Words should feel like the reaction they are supposed to evoke. If you want to sound academic, use words from textbooks in long sentences with copious syllables prancing amidst prepositionals phrases. If you want to sound like a snot, use words whose terminating phonemes can be extended abnormally and sprinkle in enough adverbs to clog a toilet. If you want to sound, well, bucolic, use short words and sentences with simple structures, while truncating any sound which might require a skilled tongue to produce. For humility, speak slowly and consider your words carefully, while for condescension speak in a beat of rhythmic words…until the last sentence when you must draw it out in order to allow for the response that you clearly doubt will be offered.

You see, there are a lot of ways to talk. Using bucolic to describe cow manure is acceptable. Otherwise, stick to pastoral.

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Words For Sectarians

Someone was grappling for a word last night. Having chosen “egocentric” as her first guess, she requested a word from the resident freelance dictionary.com spokesperson…me (which people here will find amusing given my tendency to abuse words). I gave her “megalomaniacal” which is sort of like egocentric only more psychologically disturbed. In fact, I love dictionary.com’s definition for it, it’s the most over the top, dramatic word to describe delusional self-love. It’s the melodramatic way to say egocentric.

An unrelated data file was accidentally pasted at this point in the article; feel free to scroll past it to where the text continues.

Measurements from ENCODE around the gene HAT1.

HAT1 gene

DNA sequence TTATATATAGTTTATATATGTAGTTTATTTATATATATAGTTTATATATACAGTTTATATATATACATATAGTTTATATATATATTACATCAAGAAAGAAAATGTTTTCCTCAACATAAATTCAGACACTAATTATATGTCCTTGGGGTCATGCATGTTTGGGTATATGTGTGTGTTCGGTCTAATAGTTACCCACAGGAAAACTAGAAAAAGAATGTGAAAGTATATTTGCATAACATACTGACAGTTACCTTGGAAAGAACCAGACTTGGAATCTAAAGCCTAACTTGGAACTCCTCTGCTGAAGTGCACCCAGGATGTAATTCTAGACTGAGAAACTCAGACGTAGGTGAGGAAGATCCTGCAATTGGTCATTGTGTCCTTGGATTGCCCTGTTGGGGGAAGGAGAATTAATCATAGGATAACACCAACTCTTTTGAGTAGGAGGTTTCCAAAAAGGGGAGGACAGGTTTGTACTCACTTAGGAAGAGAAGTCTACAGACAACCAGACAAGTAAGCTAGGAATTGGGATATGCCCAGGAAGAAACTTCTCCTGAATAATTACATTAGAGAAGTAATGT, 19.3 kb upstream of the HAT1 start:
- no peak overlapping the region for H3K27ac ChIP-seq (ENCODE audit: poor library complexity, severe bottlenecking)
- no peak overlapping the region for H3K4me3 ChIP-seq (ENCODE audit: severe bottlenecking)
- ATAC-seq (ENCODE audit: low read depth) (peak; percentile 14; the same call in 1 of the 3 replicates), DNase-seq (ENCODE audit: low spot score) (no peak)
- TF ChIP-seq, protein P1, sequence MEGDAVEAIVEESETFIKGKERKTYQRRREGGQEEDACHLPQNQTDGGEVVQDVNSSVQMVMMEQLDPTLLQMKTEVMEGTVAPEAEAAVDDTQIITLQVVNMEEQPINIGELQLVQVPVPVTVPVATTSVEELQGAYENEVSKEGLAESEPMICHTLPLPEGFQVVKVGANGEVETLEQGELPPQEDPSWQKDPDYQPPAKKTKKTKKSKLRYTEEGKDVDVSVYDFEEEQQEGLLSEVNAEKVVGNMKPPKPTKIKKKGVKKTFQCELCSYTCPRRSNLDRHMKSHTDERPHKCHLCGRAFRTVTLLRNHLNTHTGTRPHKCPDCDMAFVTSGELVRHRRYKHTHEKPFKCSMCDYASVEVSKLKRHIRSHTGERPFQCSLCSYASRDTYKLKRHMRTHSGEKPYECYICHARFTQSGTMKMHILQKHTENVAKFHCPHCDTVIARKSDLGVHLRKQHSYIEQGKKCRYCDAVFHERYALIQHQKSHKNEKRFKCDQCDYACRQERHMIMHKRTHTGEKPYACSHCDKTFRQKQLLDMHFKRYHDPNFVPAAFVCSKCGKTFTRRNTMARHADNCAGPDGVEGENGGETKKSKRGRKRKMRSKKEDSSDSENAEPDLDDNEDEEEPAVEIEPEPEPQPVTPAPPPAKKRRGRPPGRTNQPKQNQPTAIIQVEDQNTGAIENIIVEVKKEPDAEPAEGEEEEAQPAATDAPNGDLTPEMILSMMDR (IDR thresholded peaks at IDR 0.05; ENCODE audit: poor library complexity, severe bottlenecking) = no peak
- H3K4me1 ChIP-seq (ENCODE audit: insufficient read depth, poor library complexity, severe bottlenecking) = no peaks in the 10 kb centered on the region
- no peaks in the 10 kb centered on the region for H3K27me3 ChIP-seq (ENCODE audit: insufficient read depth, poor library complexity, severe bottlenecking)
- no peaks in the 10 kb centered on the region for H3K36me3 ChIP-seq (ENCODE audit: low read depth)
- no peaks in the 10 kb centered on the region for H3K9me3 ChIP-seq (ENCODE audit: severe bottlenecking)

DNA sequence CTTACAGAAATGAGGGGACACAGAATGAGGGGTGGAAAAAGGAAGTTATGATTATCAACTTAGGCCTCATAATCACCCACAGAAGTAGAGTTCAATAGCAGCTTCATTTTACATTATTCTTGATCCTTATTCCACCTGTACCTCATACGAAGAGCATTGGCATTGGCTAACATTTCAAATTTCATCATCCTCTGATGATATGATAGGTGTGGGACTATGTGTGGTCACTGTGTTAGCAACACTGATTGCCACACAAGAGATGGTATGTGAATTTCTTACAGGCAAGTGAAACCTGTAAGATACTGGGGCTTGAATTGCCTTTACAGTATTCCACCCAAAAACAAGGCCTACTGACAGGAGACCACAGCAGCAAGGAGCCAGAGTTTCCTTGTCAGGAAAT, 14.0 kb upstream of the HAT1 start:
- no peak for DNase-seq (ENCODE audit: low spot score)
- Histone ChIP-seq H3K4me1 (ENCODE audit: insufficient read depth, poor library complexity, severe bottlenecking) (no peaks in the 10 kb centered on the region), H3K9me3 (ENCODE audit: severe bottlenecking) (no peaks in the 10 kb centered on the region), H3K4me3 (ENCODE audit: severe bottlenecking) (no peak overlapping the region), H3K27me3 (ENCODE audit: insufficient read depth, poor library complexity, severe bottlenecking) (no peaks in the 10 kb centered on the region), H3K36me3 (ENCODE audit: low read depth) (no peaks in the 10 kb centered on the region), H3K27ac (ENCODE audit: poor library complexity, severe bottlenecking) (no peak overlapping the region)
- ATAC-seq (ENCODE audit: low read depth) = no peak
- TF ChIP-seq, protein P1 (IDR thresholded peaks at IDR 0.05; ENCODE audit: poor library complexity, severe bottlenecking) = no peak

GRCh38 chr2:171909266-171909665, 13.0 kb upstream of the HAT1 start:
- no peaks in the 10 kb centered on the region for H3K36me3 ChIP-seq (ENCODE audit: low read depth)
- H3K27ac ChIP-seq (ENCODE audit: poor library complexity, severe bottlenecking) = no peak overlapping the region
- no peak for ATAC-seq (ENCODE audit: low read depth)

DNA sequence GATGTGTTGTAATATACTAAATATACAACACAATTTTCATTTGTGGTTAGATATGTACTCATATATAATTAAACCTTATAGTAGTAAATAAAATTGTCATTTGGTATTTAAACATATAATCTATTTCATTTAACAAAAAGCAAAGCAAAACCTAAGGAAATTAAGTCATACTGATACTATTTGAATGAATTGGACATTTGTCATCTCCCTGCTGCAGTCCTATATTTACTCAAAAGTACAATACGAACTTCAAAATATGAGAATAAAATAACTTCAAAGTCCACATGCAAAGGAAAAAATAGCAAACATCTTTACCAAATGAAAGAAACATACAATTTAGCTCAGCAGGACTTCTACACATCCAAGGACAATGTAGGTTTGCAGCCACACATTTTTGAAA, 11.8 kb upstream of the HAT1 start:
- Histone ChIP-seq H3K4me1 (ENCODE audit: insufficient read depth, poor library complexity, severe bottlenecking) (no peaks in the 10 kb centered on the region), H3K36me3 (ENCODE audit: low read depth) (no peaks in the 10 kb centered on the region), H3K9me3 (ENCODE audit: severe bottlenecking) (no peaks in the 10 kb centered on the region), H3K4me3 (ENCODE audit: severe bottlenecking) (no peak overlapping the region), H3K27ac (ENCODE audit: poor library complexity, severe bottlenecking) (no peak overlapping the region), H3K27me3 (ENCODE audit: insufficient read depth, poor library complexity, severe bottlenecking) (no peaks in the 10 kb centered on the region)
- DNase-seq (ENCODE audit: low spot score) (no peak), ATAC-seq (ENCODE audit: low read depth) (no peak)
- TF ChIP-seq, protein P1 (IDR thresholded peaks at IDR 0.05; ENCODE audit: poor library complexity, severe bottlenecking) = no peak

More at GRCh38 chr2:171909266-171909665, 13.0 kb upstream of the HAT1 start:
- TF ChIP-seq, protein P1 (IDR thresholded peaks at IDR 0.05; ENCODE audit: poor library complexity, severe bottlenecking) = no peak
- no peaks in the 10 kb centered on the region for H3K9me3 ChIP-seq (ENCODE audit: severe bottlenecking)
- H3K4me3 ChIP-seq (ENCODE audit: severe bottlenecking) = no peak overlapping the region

With zero tolerance and roughly 95 pounds worth of girth to distribute her four sips of grape flavored candy drink, she was already two-thirds drunk at the time. So, instead of meaning egocentric, she was attempting to find a word for the distrust/fear of foreigners. I gave her “jingoistic” which is a fantastic word for patriotism at the expense of one’s opinion for outsiders, and then “xenophobic” at which point I think she decided I was creating words for my own amusement. I was forced to try to spell them, but is never a happy occasion for me.